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          • Yup! My Dad really liked that…being a Riv guy and all. 😉 Hey, now that the Cubbies did away with the Giants, will you be wearing that beautiful blue jacket pictured above?

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            • GM should have only made a blue Riviera that year (1970?). No other color would have been the right color. Don’t you agree?

              I’m not sure I like the way you’ve characterized that series end. “Did away with?” To my ears (radio) it was more “that’s the way the ball bounces.”

              I don’t recall pulling for any team that beat the A’s or Giants on the way to the World Series, but this would be the year for that. Yes, I’ll be there. Pack an extra PBJ for me. The first inning beer is on me. You grab the sixth inning coffees and we’ll break out the sandwiches.

              Like

  9. I wouldn’t trade anything for the memories of me and my grandfather going to A’s games during the years of Canseco, Ruben Sierra and Terry Steinbach. Unfortunately he passed in 2000 but I’ve kept the dream alive.

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  10. kdk permalink

    What a great tradition to share with your sons. When they finally study whether baseball fandom is genetic or environmentally influenced, they’ll refer back to this post.

    Every morning that I go onto the City and see the “BelievEven” signs around the AT&T/ CalTrain neighborhood, I am a reminded that it IS a Giants year. But the Cubs are … quite awesome. Then I have the familial issue to contend with of my irrepressible Cardinals sister adopting the Cubs in the postseason. And so far as habits and superstitions go, I’m still trying to work out the whole issue of whether the Giants win when I’m watching? Or if the magic comes when I don’t watch. Because I’m pretty sure that if I could just figure that out, I could single-handedly get us through these playoffs. Go Giants!

    Liked by 2 people

  11. kdk, well, were you watching or not last night? Have you determined the correlation between your participation and the outcomes? You have 24 months to work these things out. An entire city is counting on you to do your part.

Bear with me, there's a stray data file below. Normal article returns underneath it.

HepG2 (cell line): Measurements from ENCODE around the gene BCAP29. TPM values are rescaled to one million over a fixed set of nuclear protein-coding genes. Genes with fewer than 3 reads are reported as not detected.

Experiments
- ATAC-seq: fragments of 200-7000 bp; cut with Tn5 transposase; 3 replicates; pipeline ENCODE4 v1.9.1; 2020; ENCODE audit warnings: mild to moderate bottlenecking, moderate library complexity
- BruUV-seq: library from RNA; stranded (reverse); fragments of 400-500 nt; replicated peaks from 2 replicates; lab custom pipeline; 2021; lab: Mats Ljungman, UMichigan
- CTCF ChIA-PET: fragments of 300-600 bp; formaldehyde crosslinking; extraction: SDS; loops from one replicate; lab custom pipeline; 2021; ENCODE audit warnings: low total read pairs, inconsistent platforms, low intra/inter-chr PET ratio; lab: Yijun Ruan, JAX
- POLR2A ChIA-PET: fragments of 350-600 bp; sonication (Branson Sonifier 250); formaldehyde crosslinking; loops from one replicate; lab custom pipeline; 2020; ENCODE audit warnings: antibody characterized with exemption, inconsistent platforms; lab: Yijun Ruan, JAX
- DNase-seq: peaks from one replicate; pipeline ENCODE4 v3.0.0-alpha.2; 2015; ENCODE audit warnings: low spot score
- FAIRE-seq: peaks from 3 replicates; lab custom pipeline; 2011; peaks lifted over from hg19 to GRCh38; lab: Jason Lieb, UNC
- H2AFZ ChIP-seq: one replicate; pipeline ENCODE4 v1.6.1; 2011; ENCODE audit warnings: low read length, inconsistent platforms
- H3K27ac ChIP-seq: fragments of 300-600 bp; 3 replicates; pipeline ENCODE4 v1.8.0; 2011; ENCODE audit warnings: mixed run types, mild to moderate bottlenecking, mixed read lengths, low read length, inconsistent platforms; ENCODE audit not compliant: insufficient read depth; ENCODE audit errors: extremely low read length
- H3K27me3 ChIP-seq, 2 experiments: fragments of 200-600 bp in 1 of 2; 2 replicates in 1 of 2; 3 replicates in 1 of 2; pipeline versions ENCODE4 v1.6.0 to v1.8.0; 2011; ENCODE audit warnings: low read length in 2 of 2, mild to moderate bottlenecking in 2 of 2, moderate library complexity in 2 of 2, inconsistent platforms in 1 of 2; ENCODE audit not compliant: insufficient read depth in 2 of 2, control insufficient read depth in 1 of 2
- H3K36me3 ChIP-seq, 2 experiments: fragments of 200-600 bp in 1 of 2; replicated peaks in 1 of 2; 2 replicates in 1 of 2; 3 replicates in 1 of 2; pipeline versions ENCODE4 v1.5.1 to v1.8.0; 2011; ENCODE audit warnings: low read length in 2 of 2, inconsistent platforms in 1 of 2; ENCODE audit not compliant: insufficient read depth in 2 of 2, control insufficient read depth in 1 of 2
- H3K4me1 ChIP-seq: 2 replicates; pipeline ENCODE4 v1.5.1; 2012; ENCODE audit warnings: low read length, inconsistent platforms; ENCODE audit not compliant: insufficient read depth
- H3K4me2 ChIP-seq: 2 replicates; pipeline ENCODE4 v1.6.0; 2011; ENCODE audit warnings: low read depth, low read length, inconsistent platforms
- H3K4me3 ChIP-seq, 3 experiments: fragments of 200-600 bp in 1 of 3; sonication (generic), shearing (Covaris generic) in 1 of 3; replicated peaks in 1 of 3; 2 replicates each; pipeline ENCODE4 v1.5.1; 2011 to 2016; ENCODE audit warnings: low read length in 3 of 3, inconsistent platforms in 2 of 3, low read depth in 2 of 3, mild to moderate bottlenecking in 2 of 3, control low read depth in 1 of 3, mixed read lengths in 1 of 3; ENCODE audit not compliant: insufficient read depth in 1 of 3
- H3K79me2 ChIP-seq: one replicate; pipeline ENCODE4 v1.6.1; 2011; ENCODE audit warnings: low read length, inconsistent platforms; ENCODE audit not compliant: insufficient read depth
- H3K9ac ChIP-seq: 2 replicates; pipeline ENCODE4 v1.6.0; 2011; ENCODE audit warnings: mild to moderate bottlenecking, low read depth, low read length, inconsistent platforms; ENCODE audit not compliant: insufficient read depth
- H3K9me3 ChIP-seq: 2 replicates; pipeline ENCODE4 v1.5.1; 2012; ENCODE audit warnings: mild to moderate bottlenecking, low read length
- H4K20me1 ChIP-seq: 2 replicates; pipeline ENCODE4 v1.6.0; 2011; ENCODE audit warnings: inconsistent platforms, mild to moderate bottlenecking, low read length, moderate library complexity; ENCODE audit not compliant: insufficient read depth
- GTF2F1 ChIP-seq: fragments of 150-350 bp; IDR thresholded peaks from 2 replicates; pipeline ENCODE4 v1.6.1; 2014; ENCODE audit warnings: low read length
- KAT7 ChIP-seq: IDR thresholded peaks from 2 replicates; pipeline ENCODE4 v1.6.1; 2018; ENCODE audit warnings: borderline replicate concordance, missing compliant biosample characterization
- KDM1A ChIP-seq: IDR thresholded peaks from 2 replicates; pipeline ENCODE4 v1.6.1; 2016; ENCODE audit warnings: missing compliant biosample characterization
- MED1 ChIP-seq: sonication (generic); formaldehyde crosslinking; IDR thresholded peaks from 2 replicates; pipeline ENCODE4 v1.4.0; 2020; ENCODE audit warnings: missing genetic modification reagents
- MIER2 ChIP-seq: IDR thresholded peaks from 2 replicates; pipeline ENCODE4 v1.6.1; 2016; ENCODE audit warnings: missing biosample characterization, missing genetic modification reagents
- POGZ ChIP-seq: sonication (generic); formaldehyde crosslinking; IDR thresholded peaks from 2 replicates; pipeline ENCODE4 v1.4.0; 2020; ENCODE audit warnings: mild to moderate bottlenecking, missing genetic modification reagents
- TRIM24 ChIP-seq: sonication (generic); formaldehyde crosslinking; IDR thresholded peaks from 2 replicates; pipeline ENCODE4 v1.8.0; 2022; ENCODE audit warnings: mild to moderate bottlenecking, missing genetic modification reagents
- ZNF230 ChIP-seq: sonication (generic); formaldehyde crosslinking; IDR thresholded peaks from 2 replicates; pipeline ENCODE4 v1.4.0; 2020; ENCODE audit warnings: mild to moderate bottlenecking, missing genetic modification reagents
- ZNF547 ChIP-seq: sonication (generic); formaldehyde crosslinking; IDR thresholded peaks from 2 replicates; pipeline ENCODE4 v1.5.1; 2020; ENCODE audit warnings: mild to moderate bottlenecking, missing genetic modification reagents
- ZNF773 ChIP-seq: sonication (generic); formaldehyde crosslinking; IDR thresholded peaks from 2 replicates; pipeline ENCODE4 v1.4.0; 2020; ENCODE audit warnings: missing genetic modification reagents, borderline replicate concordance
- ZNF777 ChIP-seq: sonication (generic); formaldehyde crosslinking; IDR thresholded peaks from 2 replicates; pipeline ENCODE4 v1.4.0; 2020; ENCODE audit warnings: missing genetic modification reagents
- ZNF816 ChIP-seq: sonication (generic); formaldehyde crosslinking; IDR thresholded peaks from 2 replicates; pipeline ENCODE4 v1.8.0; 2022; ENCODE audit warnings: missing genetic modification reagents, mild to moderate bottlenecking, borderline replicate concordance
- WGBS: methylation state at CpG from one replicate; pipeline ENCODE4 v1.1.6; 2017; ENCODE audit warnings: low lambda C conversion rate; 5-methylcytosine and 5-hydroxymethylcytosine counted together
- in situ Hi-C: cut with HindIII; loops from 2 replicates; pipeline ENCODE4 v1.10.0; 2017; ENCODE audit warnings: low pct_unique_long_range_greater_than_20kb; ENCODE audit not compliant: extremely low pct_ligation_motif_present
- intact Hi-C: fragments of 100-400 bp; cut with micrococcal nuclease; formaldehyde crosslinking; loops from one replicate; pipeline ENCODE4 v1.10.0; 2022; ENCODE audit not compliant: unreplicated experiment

For my part, I’d be happy to shake the even year thing and start a new pattern of odd-numbered years. 2017 can be year one.

    I’d guess that your sister is part of a small minority of fans who can move from the Cardinals to the Cubs. About equal in size to the number of Cubs fans who could cheer for the Cardinals.

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    • kdk permalink

      Definitely watching. Everything seemed to be going as expected, and then … Did I turn away? unwittingly flip to CNN for a minute? In a few seconds of confidence spurred by the lead at the end of the 8th, linger on the news of the day for too long? No, no. I saw the whole painful 9th. But clearly I have some work to do. Perhaps my approach is a bit naive if others are factoring in all manner of apparel, meals, goat masks and more.

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      • I’m questioning my own moves. Was the black Giants cap the wrong choice? Why didn’t I choose the orange Giants cap? I switched when things were falling apart in the ninth, but a little too late it seems. I’ll have to live with that all winter.

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  12. Nice story of baseball and bonding, Bruce… a break from the insanity of today’s political world. Are you allowing yourself to root for your first love, now. 🙂 –Curt

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  13. Aw shucks. Feel bad (sort of) that the Giants did not win for you and your sons. But happy for my Mom, who is The World’s Most Faithful Cub Fan!

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    • You mom has lots of good company. Cubs fans will win or lose these games together.

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      • I must admit that my spectator sport of choice is (um) tennis. But I really got into the swing of things watching baseball with my family. It just may be a new addiction. Roger Federer, watch out!

        Liked by 1 person

  14. Aaaannnd, here is the other news item I knew you would blog. I’ve followed the whole series thinking that you would be there each step, and knowing I could count on your thoughtful connections between baseball and life. It is always a pleasure to share your love of the game through your blog. Thanks for this, Bruce.

    Like